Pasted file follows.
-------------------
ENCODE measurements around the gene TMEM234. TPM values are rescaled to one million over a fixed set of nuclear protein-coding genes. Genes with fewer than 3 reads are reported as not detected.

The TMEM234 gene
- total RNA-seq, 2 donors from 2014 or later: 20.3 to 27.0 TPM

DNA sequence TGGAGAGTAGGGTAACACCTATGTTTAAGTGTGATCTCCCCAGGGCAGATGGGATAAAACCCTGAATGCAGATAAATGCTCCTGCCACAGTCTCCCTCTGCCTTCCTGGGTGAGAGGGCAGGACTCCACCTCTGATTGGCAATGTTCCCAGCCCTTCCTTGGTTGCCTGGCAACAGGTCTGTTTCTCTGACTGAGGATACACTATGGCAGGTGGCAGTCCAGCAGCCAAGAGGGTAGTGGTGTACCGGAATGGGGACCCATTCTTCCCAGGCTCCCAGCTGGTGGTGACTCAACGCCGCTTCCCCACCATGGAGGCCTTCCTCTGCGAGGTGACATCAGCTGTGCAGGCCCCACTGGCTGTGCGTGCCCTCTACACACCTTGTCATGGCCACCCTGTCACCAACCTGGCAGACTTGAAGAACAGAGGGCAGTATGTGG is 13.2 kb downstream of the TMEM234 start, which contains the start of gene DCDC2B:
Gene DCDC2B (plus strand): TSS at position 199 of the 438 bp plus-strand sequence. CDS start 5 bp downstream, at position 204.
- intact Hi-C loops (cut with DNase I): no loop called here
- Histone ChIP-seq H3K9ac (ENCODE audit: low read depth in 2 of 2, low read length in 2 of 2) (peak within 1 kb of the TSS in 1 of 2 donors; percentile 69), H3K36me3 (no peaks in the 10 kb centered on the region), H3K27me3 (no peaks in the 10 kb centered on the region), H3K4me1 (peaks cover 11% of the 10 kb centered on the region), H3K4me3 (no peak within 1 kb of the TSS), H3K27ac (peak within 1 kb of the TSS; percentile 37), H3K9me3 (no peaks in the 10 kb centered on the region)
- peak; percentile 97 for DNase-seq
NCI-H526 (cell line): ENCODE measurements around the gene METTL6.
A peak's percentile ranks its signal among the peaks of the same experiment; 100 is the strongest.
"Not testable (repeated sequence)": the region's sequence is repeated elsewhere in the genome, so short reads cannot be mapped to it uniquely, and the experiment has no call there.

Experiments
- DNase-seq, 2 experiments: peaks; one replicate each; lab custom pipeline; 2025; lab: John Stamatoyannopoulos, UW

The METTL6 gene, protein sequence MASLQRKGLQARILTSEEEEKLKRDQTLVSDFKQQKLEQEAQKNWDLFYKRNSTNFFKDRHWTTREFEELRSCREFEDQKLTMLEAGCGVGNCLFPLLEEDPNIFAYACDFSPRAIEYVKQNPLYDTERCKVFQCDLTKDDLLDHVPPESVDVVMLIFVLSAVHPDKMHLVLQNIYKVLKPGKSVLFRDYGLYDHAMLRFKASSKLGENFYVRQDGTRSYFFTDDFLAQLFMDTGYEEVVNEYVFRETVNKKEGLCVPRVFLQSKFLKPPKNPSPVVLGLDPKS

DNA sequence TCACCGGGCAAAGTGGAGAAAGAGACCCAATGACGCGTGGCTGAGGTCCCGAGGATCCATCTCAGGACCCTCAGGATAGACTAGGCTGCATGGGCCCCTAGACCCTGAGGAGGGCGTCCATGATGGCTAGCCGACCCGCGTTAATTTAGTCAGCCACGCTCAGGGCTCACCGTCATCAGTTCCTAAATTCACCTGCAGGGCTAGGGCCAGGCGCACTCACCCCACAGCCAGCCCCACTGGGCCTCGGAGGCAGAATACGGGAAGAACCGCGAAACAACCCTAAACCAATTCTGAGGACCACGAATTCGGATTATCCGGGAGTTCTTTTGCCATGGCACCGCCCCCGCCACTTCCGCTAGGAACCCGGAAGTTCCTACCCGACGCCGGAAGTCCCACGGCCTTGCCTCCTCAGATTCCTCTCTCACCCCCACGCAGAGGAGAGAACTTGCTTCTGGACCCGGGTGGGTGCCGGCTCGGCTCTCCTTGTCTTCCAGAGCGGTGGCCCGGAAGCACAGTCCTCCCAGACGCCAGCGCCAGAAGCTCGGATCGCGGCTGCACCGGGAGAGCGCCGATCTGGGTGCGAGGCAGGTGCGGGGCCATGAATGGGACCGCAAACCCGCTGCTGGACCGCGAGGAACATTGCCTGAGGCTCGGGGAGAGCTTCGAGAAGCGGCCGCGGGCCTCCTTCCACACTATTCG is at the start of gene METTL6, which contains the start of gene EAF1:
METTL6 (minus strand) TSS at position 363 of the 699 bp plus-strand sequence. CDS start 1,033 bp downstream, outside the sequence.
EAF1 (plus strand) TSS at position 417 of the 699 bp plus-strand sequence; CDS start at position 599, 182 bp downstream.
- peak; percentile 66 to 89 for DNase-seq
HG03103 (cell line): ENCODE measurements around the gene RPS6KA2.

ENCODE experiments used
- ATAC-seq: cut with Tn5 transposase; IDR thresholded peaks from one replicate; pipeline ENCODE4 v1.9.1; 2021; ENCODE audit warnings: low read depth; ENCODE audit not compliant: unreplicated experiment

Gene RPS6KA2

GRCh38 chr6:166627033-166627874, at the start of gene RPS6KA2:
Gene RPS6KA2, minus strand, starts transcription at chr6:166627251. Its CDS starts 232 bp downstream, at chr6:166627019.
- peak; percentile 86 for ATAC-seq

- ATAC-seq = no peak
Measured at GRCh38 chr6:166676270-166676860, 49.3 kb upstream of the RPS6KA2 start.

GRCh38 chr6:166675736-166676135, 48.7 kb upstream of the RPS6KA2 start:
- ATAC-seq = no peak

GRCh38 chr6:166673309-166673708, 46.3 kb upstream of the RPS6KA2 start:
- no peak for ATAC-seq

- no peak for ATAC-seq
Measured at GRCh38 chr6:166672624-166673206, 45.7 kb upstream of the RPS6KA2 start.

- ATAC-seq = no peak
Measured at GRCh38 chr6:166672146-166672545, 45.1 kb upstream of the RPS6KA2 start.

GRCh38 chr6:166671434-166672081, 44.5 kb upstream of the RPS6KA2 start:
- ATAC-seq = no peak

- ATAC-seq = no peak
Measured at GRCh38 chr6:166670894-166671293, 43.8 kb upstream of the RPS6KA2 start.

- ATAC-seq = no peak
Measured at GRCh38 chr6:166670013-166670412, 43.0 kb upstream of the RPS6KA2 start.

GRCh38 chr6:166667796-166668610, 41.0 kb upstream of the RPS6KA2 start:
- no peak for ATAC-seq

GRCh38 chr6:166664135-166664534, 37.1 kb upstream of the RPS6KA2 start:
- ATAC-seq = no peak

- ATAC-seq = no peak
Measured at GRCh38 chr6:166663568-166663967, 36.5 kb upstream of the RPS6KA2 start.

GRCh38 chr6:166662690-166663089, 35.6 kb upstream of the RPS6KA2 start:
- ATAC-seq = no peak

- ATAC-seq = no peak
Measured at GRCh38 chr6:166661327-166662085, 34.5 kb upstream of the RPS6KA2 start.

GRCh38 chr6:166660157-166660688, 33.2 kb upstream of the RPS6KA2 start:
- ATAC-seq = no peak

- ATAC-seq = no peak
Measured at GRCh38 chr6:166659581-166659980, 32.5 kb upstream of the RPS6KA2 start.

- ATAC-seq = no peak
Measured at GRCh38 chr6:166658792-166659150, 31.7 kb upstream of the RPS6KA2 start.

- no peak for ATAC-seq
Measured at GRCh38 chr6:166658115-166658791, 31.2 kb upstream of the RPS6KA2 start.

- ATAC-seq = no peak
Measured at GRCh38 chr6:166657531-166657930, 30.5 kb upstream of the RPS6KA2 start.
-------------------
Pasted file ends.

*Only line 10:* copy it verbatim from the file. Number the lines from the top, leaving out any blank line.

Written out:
A peak's percentile ranks its signal among the peaks of the same experiment; 100 is the strongest.